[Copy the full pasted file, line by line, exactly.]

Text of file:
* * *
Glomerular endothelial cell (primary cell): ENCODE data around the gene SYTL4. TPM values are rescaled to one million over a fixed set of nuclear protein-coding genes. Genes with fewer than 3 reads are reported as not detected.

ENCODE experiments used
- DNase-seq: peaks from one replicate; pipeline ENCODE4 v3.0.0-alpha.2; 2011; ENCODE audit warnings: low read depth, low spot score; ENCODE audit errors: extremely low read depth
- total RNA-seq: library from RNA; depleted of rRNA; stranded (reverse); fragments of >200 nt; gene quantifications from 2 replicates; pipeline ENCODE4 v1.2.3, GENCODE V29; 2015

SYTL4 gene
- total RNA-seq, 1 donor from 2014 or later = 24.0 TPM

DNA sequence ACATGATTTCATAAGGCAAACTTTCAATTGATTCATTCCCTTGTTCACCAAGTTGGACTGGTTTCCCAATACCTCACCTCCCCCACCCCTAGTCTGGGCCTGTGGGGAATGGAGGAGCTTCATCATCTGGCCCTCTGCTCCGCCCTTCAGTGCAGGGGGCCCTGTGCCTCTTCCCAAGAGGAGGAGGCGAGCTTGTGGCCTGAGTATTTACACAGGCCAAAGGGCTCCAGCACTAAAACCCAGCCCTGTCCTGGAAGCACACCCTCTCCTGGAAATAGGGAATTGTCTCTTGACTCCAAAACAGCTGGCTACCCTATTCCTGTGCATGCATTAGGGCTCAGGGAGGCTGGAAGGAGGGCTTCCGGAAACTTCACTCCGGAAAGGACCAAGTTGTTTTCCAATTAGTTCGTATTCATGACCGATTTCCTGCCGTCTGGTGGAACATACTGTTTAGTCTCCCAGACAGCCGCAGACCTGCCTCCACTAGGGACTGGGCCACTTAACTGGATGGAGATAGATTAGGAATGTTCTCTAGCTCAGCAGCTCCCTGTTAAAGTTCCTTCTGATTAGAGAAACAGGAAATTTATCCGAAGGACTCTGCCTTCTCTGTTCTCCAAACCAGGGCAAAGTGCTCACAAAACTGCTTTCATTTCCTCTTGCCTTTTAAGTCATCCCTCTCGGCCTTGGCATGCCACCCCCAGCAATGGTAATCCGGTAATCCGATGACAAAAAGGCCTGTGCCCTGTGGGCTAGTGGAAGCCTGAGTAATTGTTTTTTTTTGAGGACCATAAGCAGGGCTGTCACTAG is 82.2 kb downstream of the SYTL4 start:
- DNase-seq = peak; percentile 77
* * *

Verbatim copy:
Glomerular endothelial cell (primary cell): ENCODE data around the gene SYTL4. TPM values are rescaled to one million over a fixed set of nuclear protein-coding genes. Genes with fewer than 3 reads are reported as not detected.

ENCODE experiments used
- DNase-seq: peaks from one replicate; pipeline ENCODE4 v3.0.0-alpha.2; 2011; ENCODE audit warnings: low read depth, low spot score; ENCODE audit errors: extremely low read depth
- total RNA-seq: library from RNA; depleted of rRNA; stranded (reverse); fragments of >200 nt; gene quantifications from 2 replicates; pipeline ENCODE4 v1.2.3, GENCODE V29; 2015

SYTL4 gene
- total RNA-seq, 1 donor from 2014 or later = 24.0 TPM

DNA sequence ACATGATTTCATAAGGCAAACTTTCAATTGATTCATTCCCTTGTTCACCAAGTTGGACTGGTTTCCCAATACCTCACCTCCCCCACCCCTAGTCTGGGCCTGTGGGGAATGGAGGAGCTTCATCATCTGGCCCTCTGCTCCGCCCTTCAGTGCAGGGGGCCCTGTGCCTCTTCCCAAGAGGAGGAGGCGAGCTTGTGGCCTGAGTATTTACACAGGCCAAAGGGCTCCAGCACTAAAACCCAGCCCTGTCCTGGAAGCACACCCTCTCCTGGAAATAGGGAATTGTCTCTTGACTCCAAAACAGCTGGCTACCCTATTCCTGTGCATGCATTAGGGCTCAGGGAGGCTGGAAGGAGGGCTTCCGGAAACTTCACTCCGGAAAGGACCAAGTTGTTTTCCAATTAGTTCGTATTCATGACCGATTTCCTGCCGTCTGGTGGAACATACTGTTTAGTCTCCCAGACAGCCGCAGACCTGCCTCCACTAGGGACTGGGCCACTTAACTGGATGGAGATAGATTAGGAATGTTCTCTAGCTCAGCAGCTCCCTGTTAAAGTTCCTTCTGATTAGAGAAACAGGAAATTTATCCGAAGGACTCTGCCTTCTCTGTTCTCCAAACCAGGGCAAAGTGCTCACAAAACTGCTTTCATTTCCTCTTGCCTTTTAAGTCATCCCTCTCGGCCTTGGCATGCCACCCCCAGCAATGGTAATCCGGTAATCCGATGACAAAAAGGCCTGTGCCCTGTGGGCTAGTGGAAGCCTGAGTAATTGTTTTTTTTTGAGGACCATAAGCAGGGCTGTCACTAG is 82.2 kb downstream of the SYTL4 start:
- DNase-seq = peak; percentile 77